Ezra Pound is credited with defining and promulgating modern poetry. He abandoned traditional metrical schemes as well as rhyming, yet saw himself as revoicing the deepest intent of historical poetry, both eastern and western. Dante, the French Troubadours, and the Anglo-Saxons were of particular interest to him from the West, and Confucius as well as certain genres of drama and poetry from the East. His friends and proteges were a virtual who’s who of twentieth century literature. In parallel, he was increasingly drawn to fascism as an economic and political solution, so much so that when the jews won WW2, he was imprisoned, cast for 12 years into a mental institution, and only permitted to spend the last decade or so of his life in relatively free seclusion by the intervention of fellow literati. Obviously, a character worthy of our study.
Born in 1885 in Idaho, his formative years were spent around Philadelphia. His parents were Presbyterian, but Ezra gradually appears to have abandoned the faith in favor of a reversion to classical paganism. Antisemitism and Bible-rejection were coupled.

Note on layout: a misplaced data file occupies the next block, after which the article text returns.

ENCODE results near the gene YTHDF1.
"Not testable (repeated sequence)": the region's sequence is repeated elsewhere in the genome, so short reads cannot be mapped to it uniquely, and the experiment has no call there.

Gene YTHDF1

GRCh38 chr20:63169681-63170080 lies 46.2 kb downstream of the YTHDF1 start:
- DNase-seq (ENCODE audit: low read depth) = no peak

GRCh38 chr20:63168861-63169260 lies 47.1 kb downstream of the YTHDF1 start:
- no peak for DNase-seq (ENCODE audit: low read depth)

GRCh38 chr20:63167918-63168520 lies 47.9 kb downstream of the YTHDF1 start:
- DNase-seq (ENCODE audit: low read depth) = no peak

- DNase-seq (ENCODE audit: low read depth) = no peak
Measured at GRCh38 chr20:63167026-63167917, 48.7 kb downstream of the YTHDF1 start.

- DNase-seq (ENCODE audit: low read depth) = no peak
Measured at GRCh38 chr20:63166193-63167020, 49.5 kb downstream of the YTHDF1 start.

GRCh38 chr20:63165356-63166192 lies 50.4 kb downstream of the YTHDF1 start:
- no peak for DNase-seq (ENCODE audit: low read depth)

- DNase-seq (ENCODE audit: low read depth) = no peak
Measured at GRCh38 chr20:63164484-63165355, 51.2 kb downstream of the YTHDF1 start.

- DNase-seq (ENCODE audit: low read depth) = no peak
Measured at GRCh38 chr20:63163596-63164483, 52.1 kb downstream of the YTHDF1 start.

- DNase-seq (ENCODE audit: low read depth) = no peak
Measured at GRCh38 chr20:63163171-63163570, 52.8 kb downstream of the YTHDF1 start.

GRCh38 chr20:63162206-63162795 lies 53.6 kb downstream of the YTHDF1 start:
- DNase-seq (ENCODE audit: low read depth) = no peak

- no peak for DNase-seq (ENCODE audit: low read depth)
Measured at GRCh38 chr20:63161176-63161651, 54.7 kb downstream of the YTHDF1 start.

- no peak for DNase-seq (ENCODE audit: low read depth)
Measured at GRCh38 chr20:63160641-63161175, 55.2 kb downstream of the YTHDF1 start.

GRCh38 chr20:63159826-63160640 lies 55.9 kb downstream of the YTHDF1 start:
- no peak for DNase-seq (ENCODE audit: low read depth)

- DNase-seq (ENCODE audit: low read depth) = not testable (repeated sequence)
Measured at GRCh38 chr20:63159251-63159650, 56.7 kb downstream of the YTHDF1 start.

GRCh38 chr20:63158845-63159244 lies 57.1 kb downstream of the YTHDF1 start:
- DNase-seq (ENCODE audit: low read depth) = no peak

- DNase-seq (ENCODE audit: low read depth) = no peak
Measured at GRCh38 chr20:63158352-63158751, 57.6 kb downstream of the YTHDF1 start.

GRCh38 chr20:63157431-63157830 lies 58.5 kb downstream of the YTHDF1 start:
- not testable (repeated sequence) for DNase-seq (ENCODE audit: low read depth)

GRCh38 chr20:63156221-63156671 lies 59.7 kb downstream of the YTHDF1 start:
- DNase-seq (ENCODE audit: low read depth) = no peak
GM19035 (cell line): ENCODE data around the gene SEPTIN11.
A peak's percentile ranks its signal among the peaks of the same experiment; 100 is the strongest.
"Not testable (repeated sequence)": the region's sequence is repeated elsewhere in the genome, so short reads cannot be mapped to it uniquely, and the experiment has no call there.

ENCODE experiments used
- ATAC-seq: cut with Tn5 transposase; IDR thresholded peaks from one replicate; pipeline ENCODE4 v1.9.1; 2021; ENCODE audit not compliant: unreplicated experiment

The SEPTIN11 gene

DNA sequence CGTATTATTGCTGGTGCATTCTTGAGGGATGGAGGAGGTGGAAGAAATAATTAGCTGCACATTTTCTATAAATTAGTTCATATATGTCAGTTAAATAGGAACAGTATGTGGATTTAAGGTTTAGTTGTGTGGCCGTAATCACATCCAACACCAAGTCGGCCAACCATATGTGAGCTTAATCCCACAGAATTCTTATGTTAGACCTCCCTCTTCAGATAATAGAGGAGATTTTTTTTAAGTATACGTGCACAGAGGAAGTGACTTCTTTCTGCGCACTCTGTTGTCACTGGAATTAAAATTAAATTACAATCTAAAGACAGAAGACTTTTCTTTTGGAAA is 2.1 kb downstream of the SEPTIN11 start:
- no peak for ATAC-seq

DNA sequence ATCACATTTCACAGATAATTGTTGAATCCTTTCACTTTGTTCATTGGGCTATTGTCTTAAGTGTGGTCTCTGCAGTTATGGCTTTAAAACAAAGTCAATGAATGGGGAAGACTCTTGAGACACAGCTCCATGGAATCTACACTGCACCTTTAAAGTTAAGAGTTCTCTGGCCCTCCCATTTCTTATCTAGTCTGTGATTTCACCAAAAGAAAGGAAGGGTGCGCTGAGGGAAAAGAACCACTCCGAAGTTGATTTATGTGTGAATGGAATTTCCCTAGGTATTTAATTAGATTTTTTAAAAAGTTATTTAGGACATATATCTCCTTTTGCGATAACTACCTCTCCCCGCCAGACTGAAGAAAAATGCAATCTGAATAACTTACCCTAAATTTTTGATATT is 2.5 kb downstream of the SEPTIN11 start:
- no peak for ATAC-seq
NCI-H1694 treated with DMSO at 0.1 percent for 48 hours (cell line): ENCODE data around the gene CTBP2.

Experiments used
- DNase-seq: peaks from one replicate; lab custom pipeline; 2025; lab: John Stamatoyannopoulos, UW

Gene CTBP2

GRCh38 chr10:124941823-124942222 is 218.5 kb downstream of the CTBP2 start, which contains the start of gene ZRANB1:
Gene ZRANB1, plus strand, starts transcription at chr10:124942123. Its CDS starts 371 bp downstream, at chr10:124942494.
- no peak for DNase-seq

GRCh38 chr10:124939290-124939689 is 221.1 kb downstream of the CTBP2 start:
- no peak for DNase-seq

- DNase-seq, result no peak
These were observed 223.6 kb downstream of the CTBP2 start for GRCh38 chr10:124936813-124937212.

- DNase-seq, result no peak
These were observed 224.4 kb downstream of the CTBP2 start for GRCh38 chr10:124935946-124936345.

The jew book is the poison
that since A.D. has bitched everything it got into.
Which was the egg, and which the chicken, is a question that would be an interesting point of discussion some day. For example, another motive for his rejection of Christianity was based on themes that we would ratify, while denying the connection. He wrote to Santayana, “Trouble with your Xtianity is that it is a sham cult cut off from agriculture. Steam roller no substitute for plow” (p. 299). In other words, Pound was an agrarian: but he needed to discover the Southern agrarians. It is an example of how we must distinguish layers in a man’s thought, and not be simplistic.